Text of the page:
To preserve the ability to stretch IRA distributions for a beneficiary, that individual must start taking withdrawals based on his/her life expectancy in the year after death. If those required withdrawals don't start on time, can you still rectify the situation to preserve the tax deferral?
The good news is that recent private letter ruling 200811028 (and more recently, IRS Information Letter 2016-0071) indicates the answer is "yes."
PLR 200811028 And IRS Information Letter 2016-0071 On Taking RMDs From A Stretch IRA After The Fact
In the recently released Private Letter Ruling 200811028, an IRA owner died in 2002 and the beneficiary failed to take any distributions from the account until 2005. In 2005, the beneficiary took all of the make-up distributions from the RMDs that were not taken in 2003 and 2004 (in addition to taking the 2005 amount), and paid the 50% excise penalty for the insufficient RMDs for 2003 and 2004, but in return the IRS allowed the beneficiary to subsequently continue RMDs based on the beneficiary's life expectancy, preserving a significant amount of tax deferral for the bulk of the IRA.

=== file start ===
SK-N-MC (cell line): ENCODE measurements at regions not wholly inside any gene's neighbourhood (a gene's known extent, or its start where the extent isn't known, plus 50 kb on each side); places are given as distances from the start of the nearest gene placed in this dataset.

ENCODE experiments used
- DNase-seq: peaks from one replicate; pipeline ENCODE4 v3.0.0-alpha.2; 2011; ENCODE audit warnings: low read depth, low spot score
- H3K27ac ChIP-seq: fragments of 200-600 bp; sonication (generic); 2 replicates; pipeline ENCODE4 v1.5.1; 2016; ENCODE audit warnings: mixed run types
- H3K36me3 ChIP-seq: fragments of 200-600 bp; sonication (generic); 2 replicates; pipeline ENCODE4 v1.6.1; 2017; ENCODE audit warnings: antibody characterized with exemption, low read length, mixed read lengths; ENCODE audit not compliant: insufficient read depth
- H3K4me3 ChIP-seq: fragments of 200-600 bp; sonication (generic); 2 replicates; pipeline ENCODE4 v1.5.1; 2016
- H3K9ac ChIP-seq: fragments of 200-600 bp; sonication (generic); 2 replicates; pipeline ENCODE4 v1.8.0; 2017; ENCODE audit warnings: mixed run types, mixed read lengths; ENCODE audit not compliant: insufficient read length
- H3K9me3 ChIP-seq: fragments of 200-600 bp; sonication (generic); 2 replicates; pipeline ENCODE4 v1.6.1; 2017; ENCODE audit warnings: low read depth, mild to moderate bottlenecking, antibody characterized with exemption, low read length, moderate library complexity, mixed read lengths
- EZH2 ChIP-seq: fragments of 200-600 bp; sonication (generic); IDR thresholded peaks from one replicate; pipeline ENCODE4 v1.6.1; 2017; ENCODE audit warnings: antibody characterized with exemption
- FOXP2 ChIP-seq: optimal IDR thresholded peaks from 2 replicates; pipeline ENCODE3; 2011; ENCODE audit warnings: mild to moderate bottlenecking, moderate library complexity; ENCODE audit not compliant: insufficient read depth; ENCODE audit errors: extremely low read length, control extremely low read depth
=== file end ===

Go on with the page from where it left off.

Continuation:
Normally, to preserve the ability to stretch over the beneficiary's life expectancy, distributions should have commenced by December 31, 2003, as required by Treas. Reg. 1.401(a)(9)-3, Q&A-3 and IRC Section 401(a)(9)(B)(iii). However, the Service acknowledges that the "default" rule for post-death distributions is to apply the life expectancy rule (as supported in Treas. Reg. 1.401(a)(9)-3, Q&A-4); thus, in essence the Service's view was not that the beneficiary had made an election to take distributions out more rapidly (e.g., under the 5-year rule since the decedent died prior to his/her required beginning date), but simply that the beneficiary had failed to take withdrawals according to the default rule. Thus, the beneficiary could come back into conformance with the life expectancy stretch rules by simply making up the missed RMDs, paying the associated 50% penalty, and then proceeding forward with the non-spouse stretch IRA from that point on.